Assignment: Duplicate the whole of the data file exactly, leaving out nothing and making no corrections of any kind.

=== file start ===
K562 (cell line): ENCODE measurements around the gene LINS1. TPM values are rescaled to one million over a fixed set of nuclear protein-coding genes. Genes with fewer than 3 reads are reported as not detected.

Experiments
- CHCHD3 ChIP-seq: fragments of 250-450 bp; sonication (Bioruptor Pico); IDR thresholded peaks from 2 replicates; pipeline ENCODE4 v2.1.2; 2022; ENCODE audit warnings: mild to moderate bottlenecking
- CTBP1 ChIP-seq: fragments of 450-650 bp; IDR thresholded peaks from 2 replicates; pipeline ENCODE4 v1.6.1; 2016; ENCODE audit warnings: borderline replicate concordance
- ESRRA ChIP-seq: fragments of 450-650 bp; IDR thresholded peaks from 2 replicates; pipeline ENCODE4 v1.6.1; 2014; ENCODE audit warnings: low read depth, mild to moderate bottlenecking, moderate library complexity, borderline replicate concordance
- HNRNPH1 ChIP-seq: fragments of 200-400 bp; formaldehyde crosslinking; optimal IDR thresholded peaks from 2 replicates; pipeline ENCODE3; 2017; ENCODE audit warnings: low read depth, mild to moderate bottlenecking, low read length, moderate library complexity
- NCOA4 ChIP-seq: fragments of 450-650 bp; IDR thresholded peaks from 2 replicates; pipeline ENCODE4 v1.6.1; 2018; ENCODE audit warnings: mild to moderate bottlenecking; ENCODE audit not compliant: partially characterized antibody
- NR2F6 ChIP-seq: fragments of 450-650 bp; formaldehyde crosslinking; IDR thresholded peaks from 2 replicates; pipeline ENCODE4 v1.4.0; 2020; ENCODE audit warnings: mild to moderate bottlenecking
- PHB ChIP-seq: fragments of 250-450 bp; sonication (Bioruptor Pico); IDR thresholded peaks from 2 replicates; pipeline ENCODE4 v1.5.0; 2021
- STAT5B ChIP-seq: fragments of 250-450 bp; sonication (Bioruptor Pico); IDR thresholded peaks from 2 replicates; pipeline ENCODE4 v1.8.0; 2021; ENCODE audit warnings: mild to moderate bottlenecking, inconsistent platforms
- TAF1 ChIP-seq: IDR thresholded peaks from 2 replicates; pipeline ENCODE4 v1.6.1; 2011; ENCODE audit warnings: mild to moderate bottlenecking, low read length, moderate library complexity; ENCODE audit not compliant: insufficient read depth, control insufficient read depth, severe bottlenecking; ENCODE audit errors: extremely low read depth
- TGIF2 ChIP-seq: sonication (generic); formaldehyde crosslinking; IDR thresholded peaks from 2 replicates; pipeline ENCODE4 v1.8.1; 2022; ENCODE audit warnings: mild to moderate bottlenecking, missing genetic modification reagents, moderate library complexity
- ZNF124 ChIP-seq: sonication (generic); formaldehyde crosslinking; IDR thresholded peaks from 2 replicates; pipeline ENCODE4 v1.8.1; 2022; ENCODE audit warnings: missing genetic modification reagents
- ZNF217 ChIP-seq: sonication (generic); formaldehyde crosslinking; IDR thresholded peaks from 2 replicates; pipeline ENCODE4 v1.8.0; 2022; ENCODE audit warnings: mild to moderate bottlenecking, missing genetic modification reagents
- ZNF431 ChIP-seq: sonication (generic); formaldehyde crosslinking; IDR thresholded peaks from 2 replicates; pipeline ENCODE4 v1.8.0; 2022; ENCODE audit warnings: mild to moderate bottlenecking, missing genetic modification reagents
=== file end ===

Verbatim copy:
K562 (cell line): ENCODE measurements around the gene LINS1. TPM values are rescaled to one million over a fixed set of nuclear protein-coding genes. Genes with fewer than 3 reads are reported as not detected.

Experiments
- CHCHD3 ChIP-seq: fragments of 250-450 bp; sonication (Bioruptor Pico); IDR thresholded peaks from 2 replicates; pipeline ENCODE4 v2.1.2; 2022; ENCODE audit warnings: mild to moderate bottlenecking
- CTBP1 ChIP-seq: fragments of 450-650 bp; IDR thresholded peaks from 2 replicates; pipeline ENCODE4 v1.6.1; 2016; ENCODE audit warnings: borderline replicate concordance
- ESRRA ChIP-seq: fragments of 450-650 bp; IDR thresholded peaks from 2 replicates; pipeline ENCODE4 v1.6.1; 2014; ENCODE audit warnings: low read depth, mild to moderate bottlenecking, moderate library complexity, borderline replicate concordance
- HNRNPH1 ChIP-seq: fragments of 200-400 bp; formaldehyde crosslinking; optimal IDR thresholded peaks from 2 replicates; pipeline ENCODE3; 2017; ENCODE audit warnings: low read depth, mild to moderate bottlenecking, low read length, moderate library complexity
- NCOA4 ChIP-seq: fragments of 450-650 bp; IDR thresholded peaks from 2 replicates; pipeline ENCODE4 v1.6.1; 2018; ENCODE audit warnings: mild to moderate bottlenecking; ENCODE audit not compliant: partially characterized antibody
- NR2F6 ChIP-seq: fragments of 450-650 bp; formaldehyde crosslinking; IDR thresholded peaks from 2 replicates; pipeline ENCODE4 v1.4.0; 2020; ENCODE audit warnings: mild to moderate bottlenecking
- PHB ChIP-seq: fragments of 250-450 bp; sonication (Bioruptor Pico); IDR thresholded peaks from 2 replicates; pipeline ENCODE4 v1.5.0; 2021
- STAT5B ChIP-seq: fragments of 250-450 bp; sonication (Bioruptor Pico); IDR thresholded peaks from 2 replicates; pipeline ENCODE4 v1.8.0; 2021; ENCODE audit warnings: mild to moderate bottlenecking, inconsistent platforms
- TAF1 ChIP-seq: IDR thresholded peaks from 2 replicates; pipeline ENCODE4 v1.6.1; 2011; ENCODE audit warnings: mild to moderate bottlenecking, low read length, moderate library complexity; ENCODE audit not compliant: insufficient read depth, control insufficient read depth, severe bottlenecking; ENCODE audit errors: extremely low read depth
- TGIF2 ChIP-seq: sonication (generic); formaldehyde crosslinking; IDR thresholded peaks from 2 replicates; pipeline ENCODE4 v1.8.1; 2022; ENCODE audit warnings: mild to moderate bottlenecking, missing genetic modification reagents, moderate library complexity
- ZNF124 ChIP-seq: sonication (generic); formaldehyde crosslinking; IDR thresholded peaks from 2 replicates; pipeline ENCODE4 v1.8.1; 2022; ENCODE audit warnings: missing genetic modification reagents
- ZNF217 ChIP-seq: sonication (generic); formaldehyde crosslinking; IDR thresholded peaks from 2 replicates; pipeline ENCODE4 v1.8.0; 2022; ENCODE audit warnings: mild to moderate bottlenecking, missing genetic modification reagents
- ZNF431 ChIP-seq: sonication (generic); formaldehyde crosslinking; IDR thresholded peaks from 2 replicates; pipeline ENCODE4 v1.8.0; 2022; ENCODE audit warnings: mild to moderate bottlenecking, missing genetic modification reagents